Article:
Day three of TechCrunch Disrupt welcomed three women—Sarah Kunst of ProDay, Kim Malone Scott of Candor, and Hilary Gosher of Insight Venture Partners—who are all determined to create better work environments in Silicon Valley.
Their discussion focused on a pressing and important topic given that Silicon Valley has, over the past year, seen a storm of sexism and harassment scandals—fueled by more women speaking up and advocating for change.
Some of the most well-known stories include Susan Fowler’s blog post about Uber HR punishing her instead of the offender, Sarah Kunst pointing out David McClure’s sexual misconduct, which was followed by his resignation from 500 Startups, and Ellen Pao’s revelation of disparate treatment toward female partners at KPCB.
While trying to define their place in tech, most women have experienced discrimination and harassment on a certain level, whether it is unwelcoming glances at the conference table, unequal pay, or inappropriate advances from their male supervisors.
Steps Toward A Better Workplace
Kunst, Scott, and Gosher shared some of the ways that they think will be able to reverse Silicon Valley’s toxic culture or prevent it from happening in your workplace.
In Kunst’s opinion, the hiring process is crucial, especially since your employees make up your company’s culture.
“[I found] hiring people who aren’t just white dudes [helps a lot],” Kunst told the audience at TC Disrupt. “When you onboard people, be very clear about your values. I don’t think it’s impossible to build a great culture if you care and if you’re aware.”.
Gosher thinks that culture and change come from the top:
“The CEO and management team set the tenor. The board also [makes a difference]. For example, Uber board turned a blind eye [to sexual harassment allegations]. The board needs to have a zero tolerance policy. [The one rule is] ‘If you’re a man in the position of power, don’t hit on women.’ ”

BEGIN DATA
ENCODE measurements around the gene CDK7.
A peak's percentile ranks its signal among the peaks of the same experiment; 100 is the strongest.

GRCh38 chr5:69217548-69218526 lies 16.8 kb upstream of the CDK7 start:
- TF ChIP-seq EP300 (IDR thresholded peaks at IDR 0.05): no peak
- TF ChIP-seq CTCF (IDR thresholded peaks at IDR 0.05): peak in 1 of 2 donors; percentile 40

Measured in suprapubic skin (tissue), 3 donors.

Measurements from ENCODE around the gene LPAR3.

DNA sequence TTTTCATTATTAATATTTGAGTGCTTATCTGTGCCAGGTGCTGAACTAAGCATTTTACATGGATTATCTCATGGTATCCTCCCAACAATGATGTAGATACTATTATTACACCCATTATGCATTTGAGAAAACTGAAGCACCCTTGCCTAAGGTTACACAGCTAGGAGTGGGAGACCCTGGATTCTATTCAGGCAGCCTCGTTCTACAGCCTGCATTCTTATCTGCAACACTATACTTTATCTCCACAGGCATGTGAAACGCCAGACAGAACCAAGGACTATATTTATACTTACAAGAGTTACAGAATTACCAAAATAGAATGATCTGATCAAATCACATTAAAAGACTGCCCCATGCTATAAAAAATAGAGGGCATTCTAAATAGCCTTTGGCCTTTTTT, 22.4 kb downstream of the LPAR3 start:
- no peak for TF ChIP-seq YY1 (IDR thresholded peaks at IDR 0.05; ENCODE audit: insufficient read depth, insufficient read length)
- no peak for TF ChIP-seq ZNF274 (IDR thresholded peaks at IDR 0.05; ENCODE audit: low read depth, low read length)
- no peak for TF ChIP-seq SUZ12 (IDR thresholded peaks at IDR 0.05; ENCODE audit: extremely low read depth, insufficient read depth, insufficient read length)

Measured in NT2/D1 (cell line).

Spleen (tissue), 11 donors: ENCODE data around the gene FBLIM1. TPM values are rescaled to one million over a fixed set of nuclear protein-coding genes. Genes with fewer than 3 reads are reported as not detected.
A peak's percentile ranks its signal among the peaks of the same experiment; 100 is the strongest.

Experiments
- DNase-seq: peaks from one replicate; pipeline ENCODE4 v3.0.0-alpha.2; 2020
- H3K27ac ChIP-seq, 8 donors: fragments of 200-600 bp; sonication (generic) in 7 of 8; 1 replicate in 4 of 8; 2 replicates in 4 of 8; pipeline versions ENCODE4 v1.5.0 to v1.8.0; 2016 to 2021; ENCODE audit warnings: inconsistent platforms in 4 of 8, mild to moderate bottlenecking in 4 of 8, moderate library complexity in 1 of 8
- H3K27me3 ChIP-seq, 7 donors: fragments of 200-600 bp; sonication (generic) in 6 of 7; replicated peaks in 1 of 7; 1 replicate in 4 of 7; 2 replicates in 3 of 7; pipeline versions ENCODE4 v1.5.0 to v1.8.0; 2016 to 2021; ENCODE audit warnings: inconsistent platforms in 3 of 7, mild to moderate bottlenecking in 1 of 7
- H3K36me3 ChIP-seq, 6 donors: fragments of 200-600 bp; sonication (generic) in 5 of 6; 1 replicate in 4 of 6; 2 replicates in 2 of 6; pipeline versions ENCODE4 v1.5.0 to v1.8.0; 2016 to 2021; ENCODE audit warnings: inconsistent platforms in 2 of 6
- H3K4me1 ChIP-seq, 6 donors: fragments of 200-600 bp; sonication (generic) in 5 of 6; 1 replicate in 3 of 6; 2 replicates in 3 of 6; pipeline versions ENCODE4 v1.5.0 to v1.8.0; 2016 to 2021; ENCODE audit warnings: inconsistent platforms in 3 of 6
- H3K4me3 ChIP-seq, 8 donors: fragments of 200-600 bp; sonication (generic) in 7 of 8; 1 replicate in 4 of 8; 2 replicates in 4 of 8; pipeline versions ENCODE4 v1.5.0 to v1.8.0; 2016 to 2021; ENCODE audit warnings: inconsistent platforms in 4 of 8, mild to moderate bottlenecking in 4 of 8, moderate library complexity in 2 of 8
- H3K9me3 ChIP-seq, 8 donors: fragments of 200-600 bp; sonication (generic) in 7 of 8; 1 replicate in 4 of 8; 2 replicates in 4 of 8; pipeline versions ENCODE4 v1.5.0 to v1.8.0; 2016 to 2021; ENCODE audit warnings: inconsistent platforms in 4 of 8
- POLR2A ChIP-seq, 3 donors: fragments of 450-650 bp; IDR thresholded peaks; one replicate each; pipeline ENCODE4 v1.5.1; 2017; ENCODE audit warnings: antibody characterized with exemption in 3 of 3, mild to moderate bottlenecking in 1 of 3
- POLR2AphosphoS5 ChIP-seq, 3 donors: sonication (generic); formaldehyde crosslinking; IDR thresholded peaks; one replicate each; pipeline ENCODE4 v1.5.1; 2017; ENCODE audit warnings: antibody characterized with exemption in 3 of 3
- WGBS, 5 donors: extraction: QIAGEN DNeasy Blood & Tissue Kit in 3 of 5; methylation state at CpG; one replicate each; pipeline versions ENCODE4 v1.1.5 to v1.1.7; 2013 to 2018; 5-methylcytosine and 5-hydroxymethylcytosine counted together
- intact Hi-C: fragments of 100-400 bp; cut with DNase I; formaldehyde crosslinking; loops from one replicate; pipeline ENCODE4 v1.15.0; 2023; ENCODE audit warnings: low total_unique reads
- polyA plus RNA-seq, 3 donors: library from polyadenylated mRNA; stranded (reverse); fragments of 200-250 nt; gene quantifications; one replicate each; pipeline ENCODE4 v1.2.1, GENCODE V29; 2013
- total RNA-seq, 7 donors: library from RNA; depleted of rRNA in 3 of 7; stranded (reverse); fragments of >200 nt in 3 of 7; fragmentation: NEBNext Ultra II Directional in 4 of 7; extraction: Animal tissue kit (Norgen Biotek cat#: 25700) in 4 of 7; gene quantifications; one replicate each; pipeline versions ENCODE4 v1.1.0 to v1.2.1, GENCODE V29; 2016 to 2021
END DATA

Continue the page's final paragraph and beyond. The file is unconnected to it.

Scott advises companies to “proactively look for gender biased language” in their policies. Scott gave an example of when she worked with tech firms, they would look at performance reviews and identify areas where they think gender bias exists.
“The subtle stuff is material,” said Scott.
In addition to advocating for change on the management level, pushing companies to become more responsive toward gender discrimination, women themselves should continue speaking up, including when instances of unconscious biases occur.
“Many of us are being bystanders,” Gosher said. She also pointed out how women stay silent when they are asked to do office housekeeping by men, even though it’s not part of their job. “If we want to change the industry, we need to stand up.”
And Scott thinks that if women were to bring up situations in which they feel uncomfortable, they should do it early.
“Teaching people the importance of bringing it up early is gonna prevent explosive blow-ups later,” Scott explained.
With more women sharing their stories, sexism in Silicon Valley can no longer be considered as a dispersed set of incidents. As a result, more companies are re-evaluating their culture, and onto fostering a more inclusive workplace.
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